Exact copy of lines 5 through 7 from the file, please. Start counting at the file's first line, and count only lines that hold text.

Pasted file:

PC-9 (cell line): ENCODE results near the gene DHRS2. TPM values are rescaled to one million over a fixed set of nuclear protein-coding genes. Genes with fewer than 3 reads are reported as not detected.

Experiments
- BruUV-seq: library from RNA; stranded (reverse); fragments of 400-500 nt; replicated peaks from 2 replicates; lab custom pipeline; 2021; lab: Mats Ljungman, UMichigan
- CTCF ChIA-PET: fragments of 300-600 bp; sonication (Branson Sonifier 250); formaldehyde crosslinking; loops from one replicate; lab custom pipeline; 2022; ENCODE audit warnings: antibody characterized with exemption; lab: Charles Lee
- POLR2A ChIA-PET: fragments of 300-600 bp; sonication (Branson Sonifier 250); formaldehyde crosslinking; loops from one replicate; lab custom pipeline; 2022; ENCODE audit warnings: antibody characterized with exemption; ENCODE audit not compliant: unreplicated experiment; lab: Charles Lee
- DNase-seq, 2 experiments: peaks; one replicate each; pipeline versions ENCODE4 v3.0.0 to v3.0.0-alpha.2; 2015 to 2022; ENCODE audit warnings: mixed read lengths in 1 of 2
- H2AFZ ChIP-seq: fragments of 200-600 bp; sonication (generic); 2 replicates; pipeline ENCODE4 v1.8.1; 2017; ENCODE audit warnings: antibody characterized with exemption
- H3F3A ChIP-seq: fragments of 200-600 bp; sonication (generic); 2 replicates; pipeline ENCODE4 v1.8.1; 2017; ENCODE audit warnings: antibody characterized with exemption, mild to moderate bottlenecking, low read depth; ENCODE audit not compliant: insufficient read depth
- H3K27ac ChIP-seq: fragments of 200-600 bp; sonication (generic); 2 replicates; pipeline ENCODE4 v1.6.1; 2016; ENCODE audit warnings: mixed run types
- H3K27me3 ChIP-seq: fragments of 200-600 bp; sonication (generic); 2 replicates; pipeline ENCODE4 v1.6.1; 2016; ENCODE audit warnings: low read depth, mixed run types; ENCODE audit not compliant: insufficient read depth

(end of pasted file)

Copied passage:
- POLR2A ChIA-PET: fragments of 300-600 bp; sonication (Branson Sonifier 250); formaldehyde crosslinking; loops from one replicate; lab custom pipeline; 2022; ENCODE audit warnings: antibody characterized with exemption; ENCODE audit not compliant: unreplicated experiment; lab: Charles Lee
- DNase-seq, 2 experiments: peaks; one replicate each; pipeline versions ENCODE4 v3.0.0 to v3.0.0-alpha.2; 2015 to 2022; ENCODE audit warnings: mixed read lengths in 1 of 2
- H2AFZ ChIP-seq: fragments of 200-600 bp; sonication (generic); 2 replicates; pipeline ENCODE4 v1.8.1; 2017; ENCODE audit warnings: antibody characterized with exemption